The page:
With BEAN’s support of our Minesing Weltand BioBlitz we were able to engage and educate the community about the importance of biodiversity and citizen science. Identifying a plethora of species, guests began to appreciate the complexity and importance of natural systems while fostering a greater understanding of the natural world. Not only was the BioBlitz a wonderful way to reach out to the community, meet new people and learn new things about nature, but the data we collected was compiled to understand larger biodiversity trends within this internationally recognized wetland. The Friends of Minesing Wetlands would like to thank BEAN, our partners, the Nature Conservancy of Canada, the Nottawasaga Valley Conservation Authority and Ducks Unlimited Canada and our volunteers for making this wonderful event possible. ” – Friends of Minesing Wetlands, 2nd Annual Minesing Wetlands BioBlitz

To increase awareness and reduce the spread of invasive species, area Directors were trained to build and implement a Clean Equipment Station for use during ATV events, trail maintenance days or for private use at home (Credit: Renfrew County ATV Club)

New and experienced riders were all educated on the importance of biodiversity and invasive species prior to the event. Riders were provided with the Clean Bike Protocol pamphlet which has been printed is also being installed on our welcome boards.” – Renfrew County ATV Club, RCATV Sensitive Habitat and Biodiversity Training, Awareness and Trail Identification Project

On Monday, May 28th, 135 volunteers planted 420 trees and shrubs at two sites on the University of Waterloo campus as part of the Ontario Envirothon Legacy Project. Total restoration area is 1867 square meters. The Legacy Project took place during the Ontario Envirothon Championship event, providing a hands-on opportunity for Envirothon participants to give back to the local community.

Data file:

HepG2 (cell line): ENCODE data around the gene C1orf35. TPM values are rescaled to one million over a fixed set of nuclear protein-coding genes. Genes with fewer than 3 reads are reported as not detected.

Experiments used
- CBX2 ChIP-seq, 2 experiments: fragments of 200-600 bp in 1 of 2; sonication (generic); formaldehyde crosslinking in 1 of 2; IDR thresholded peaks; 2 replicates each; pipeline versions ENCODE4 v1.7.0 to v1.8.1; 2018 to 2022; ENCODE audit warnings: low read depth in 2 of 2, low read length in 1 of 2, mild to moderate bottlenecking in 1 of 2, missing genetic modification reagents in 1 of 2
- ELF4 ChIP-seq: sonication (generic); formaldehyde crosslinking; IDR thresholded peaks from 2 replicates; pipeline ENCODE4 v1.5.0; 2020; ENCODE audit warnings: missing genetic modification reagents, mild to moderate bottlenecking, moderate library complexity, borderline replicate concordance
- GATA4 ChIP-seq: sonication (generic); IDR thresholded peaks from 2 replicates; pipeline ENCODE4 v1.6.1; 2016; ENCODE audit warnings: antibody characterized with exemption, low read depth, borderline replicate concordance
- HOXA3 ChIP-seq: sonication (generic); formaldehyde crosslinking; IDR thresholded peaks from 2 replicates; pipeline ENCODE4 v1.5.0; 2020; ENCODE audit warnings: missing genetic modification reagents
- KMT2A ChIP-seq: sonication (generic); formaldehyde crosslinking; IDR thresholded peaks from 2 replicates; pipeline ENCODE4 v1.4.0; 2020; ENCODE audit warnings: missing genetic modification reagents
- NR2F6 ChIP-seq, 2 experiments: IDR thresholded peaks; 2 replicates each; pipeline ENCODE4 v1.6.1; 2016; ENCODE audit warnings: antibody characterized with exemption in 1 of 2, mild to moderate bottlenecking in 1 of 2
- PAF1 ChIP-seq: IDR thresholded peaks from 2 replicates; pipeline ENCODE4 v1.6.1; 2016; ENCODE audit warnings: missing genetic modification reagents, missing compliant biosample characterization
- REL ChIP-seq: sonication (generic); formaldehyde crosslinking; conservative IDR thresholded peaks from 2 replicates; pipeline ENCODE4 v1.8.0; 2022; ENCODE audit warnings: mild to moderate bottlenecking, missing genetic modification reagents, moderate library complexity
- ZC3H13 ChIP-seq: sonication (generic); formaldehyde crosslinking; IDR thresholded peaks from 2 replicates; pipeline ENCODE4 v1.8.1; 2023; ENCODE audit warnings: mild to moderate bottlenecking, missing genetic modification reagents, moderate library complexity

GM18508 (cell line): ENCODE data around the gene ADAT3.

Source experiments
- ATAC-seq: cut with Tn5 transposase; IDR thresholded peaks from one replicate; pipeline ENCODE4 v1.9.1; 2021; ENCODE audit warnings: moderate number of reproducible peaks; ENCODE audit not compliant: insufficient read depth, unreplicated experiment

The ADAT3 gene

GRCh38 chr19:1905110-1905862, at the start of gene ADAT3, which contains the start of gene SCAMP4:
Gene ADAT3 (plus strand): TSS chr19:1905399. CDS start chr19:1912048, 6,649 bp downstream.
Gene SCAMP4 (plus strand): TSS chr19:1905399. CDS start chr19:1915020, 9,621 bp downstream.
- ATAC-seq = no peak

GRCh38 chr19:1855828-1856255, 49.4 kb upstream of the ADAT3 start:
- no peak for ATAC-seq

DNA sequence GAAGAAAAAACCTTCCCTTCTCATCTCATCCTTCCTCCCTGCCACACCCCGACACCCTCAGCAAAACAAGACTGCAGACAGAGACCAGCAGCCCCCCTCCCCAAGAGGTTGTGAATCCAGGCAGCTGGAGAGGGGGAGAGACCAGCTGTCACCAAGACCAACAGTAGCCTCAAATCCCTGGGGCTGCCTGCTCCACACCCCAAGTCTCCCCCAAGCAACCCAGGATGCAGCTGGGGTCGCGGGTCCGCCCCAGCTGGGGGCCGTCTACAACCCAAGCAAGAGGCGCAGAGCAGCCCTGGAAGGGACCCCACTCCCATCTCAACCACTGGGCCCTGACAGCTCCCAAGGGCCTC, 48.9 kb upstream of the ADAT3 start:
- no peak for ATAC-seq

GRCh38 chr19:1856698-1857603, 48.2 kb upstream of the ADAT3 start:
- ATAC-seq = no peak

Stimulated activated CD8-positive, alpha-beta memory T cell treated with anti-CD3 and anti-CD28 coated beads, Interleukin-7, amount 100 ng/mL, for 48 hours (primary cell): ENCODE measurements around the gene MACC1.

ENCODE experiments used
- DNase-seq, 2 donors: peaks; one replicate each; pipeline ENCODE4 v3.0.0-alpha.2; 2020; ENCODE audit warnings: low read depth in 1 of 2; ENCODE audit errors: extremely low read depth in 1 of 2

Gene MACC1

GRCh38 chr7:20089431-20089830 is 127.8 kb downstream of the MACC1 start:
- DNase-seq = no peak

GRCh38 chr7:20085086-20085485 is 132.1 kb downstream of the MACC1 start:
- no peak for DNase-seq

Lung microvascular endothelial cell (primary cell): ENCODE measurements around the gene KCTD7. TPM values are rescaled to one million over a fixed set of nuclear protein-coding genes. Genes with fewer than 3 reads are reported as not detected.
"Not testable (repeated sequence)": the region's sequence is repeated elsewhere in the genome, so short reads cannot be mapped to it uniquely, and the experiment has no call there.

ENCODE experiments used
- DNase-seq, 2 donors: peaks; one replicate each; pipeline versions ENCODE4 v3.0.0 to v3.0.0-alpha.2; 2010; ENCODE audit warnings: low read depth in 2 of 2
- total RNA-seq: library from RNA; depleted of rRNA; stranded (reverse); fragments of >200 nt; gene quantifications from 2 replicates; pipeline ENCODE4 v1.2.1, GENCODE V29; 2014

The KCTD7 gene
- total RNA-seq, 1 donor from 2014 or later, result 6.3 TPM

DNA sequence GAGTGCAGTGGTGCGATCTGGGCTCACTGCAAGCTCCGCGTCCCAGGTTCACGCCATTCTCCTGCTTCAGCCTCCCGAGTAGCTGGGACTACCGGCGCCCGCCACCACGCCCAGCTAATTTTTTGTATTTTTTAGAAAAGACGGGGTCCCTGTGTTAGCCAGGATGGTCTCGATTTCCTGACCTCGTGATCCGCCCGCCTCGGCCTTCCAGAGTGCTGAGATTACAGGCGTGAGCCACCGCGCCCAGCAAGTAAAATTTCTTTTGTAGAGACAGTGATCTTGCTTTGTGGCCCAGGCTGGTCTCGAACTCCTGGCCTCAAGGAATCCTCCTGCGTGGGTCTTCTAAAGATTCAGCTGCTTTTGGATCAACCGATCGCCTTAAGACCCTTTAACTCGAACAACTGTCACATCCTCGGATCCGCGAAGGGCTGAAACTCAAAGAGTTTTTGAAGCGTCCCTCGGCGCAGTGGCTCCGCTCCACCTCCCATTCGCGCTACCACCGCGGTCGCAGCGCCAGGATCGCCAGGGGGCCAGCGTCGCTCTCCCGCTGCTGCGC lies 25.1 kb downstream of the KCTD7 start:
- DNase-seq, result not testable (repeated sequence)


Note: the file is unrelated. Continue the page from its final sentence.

Volunteers were provided with a short introduction on proper planting techniques by a representative from the Grand River Conservation Authority. In addition, participants were taught about the importance of native species, restoring local biodiversity, plant cover to support migration of species and invasive species management. Throughout the event, volunteers were monitored to ensure that proper tree planting techniques were applied. Additionally, during the planting, plants were mulched and tree guards applied as required.” – Forests Ontario, Ontario Envirothon Championship Legacy Project

 

A City Nature Challenge participant shares her nature observation of an Eastern Red-backed Salamander by photographing it with her cellphone and uploading it to the iNaturalist app (Credit: Jenna Quinn)

Our 24 hour BioBlitz produced a good tally of species(exact numbers not yet available) in the Helen Quilliam Sanctuary of the Kingston Field Naturalists. Final tally and report will appear in the September issue of the Blue Bill (quarterly journal of the KFN). We celebrated our 20th BioBlitz with T shirts and a cake for all participants. The guided walks to educate people to new species in a big variety of taxa were most successful. A total of 942 species were recorded!” – Kingston Field Naturalists, 20th BioBlitz of the Kingston Field Naturalists

This was a successful event! We significantly increased youth participation. Some keeners decided to go out at 4:30 am although official start wasn’t till 6. We incorporated an indigenous perspective.”- MTM Conservation Association, Fourth Annual Tiny Marsh BioBlitz

 

Spring had not quite ‘sprung’ but we still had a great amount of participation in the first ever City Nature Challenge in Waterloo Region. More than 2500 nature observations were made over four days from April 27-30th of 430+ different species including an Elktoe (vulnerable species of freshwater mussel), Short-eared Owl (Special Concern), Eastern Ribbonsnake (Special Concern), Kentucky Coffee-tree (Threatened) and the quintessential Canadian species- a beaver! 40% of sightings in Waterloo Region were of birds, followed closely by plants at 35%. More than 10 public and private events were hosted across Waterloo Region and together with individuals who contributed sightings and identifications on iNaturalist, 400+ people participated in The Challenge. In total, the City Nature Challenge contributed nearly 450,000 nature observations to iNaturalist worldwide, an amazing display of the power of citizen science.” – rare Charitable Research Reserve, City Nature Challenge: Waterloo Region

Thank you to everyone who applied for a grant this season and for all of your hard work making a difference for biodiversity! Keep an eye out on our NEW Facebook page for more photos from IDB 2018.

The 2019 grant season will be underway beginning in January- be sure to keep an eye on our social media or sign up for our mailing list so you don’t miss a thing!